Relatively inexperienced physicians working alone at remote facilities may encounter situations that require surgical techniques to save a patient's life. This was one reason for the Japanese government introducing a new residency system in 2004, requiring a surgery residency rotation for all medical university graduates. However, in 2009 this surgery residency became elective rather than mandatory. Here we report that a young doctor (the first author), who had completed a surgery residency rotation, performed immediate peritoneal drainage for colonic perforation, saving a patient's life.
The patient was a 68-year-old male construction worker who complained of sudden severe abdominal pain on Ogasawara Hahajima Island (population of 500 and 1000 km from the mainland; Fig1). The island health facility had only one doctor (the first author), a pediatrician with 5 years' medical experience who had undergone a surgery residency rotation. Computed tomography revealed sigmoid colon rupture, requiring immediate surgery or drainage. Helicopter evacuation was not possible due to a typhoon.
Figure 1: Map of Ogasawara Hahajima Island location, Japan.
With the assistance of another non-clinician doctor staying on an adjacent island (the second author), an oblique 4 cm incision was made in the patient's left lower abdomen. In the absence of a laparotomy kit, the two doctors struggled for one hour to open the abdomen, which was found to contain fecal material. Deterioration in the patient's condition (systolic blood pressure 60 mmHg, pulse 120 bpm, SaO2 80%) suggested septic shock. However, Salem sump tube (Covidien, Dublin, Ireland) was the only tubing available and it was too soft and flexible to use for surgical drainage.
Two approaches were then considered and performed. First, a stylet (tracheal intubation guide wire) was inserted into the tubing to increase its stiffness. Second, tubing was placed in both the sub-diaphragmatic area and the recto-vesical space. The patient was placed in semi-Fowler's position and saline was poured in sub-diaphragmatically (cephalad) to wash the abdomen, and drained from the recto-vesical space (caudal) in order to prevent the spread of the fecal material throughout the abdomen. With tubes in place, continuous 'cephalad-to-caudal drainage' was performed.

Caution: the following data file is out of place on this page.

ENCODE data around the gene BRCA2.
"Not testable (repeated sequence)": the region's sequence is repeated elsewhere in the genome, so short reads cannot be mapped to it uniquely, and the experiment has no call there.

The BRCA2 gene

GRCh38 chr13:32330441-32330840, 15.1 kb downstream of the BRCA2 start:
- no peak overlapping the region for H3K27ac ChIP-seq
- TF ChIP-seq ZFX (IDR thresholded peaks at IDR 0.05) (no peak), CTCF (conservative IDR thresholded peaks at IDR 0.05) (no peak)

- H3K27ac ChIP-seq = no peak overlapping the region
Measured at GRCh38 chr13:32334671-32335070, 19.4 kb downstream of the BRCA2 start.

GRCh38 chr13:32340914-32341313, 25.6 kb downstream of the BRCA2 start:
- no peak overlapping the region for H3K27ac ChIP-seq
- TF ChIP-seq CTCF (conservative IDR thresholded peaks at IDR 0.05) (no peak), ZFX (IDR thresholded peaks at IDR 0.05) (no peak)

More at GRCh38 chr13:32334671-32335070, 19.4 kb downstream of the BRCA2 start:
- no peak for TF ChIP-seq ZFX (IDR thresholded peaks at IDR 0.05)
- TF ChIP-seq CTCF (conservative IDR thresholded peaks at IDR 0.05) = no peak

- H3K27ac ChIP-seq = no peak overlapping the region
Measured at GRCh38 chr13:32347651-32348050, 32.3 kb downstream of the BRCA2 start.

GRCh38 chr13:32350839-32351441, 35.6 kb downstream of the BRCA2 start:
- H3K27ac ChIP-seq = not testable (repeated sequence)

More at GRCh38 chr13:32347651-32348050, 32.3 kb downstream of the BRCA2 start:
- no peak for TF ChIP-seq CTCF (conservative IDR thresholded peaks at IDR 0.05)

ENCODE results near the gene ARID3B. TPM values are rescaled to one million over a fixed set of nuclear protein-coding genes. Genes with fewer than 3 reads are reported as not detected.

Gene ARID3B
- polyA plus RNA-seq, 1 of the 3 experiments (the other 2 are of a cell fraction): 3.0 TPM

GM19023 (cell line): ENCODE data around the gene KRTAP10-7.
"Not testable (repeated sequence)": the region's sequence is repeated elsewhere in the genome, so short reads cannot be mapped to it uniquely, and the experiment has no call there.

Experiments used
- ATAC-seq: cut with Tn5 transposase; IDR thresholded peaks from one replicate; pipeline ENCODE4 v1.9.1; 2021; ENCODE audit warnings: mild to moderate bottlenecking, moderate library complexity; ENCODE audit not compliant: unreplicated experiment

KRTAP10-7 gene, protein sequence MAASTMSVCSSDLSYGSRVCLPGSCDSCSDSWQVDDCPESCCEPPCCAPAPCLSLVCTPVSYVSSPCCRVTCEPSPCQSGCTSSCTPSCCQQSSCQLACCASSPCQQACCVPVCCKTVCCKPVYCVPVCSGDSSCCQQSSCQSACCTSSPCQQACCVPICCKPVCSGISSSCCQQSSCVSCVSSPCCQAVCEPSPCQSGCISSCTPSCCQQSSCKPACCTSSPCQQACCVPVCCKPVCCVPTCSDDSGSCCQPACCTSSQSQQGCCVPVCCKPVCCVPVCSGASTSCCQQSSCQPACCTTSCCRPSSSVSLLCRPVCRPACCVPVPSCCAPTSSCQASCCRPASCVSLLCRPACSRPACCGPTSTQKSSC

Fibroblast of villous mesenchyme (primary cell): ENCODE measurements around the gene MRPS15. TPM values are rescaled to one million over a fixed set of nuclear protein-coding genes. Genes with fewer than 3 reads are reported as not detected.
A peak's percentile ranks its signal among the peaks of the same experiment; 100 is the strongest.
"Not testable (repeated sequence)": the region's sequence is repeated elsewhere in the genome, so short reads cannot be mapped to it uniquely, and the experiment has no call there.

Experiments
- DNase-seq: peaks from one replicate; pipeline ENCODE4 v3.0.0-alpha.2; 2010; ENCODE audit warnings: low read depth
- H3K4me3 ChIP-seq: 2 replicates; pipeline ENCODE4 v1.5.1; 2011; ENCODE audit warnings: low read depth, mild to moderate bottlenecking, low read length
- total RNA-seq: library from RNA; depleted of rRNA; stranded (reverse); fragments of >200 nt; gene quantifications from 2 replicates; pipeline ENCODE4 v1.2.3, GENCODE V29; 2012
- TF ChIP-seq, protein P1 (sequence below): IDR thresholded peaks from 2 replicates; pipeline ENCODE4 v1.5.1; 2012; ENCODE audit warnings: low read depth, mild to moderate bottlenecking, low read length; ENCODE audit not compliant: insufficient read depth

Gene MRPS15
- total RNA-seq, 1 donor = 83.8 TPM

Initially, abundant fecal material was expelled but the saline solution eventually became clear, indicating appropriate drainage. The operation time was 6 hours. Arterial blood gas analysis was pH 6.9 and base excess -20 mEq/l. The drainage was continued overnight and next morning the patient was transferred by helicopter to a medical center on the mainland where laparotomy and colostomy were performed, revealing large idiopathic sigmoid colon perforation. The abdomen was almost free of fecal material, indicating effective drainage.
Two lessons were learned from this case. First, laparotomy and drainage may be one of the most fundamental surgical skills for a physician who works in a remote location. Acidosis, the presence of massive intra-abdominal fecal material, and septicemia predict high mortality in colonic perforation1,2, and all were present in this patient. Thus, we believe that laparotomy and drainage saved the patient's life, and that the procedures employed were 'best choice' considering the circumstances. Second, a quickly devised strategy triumphed in this extremely serious patient situation. The first author focused on the fundamental tenet that 'fecal material should be at the pouch of Douglas'. Employing a stylet, which he learned to do during his anesthesiology rotation, and establishing continuous 'cephalad-to-caudal drainage' which worked effectively.
We previously reported that a quickly devised strategy saved the life of a patient with severe epidural hematoma on this island3. The addition of the present case demonstrates the importance of the fundamental techniques learned during a surgery residency rotation, and also that innovative strategies may be required to quickly cope with unexpected situations. We cannot conclude that surgery residency rotation should be mandatory; however, because relatively inexperienced doctors have the opportunity to work in a remote health facility, we believe that learning the fundamentals of surgery is essential.
The authors are grateful to Professor Naohiro Sata (Department of Surgery, Jichi Medical University) for critically reading this manuscript. They are also grateful to Clinical Research Support Team Jichi (CRST) and the staff of JMU Support Center for Clinical Investigation (J-SENSATION) for their advice.
Yuki Okada MD1, Daisuke Okamoto MD, PhD2, Shigeki Matsubara MD, PhD3,4
1Hahajima Clinic,2Health Prevention Section, Katsushika Health Center, Tokyo
3Department of Obstetrics and Gynecology & 4JMU Support Center for Clinical Investigation
Jichi Medical University, Tochigi, Japan
1. Tan KK, Hong CC, Zhang J, Liu JZ, Sim R. Predictors of outcome following surgery in colonic perforation: an institution's experience over 6 years. Journal of Gastrointestinal Surgery 2011; 15(2): 277-284.
2. Fukuda K, Kinoshita O, Nagata H. Prognostic factors in patients with colorectal perforation. Japanese Journal of Gastroenterological Surgery 2008; 41(6): 605-611 (In Japanese with English abstract).
3. Tokushige J, Matsubara S, Tanaka Y, Kato S. Trephination for acute epidural hematoma using stainless wire on a remote island. Journal of Emergency Medicine 2012; 43(6): e 489-490.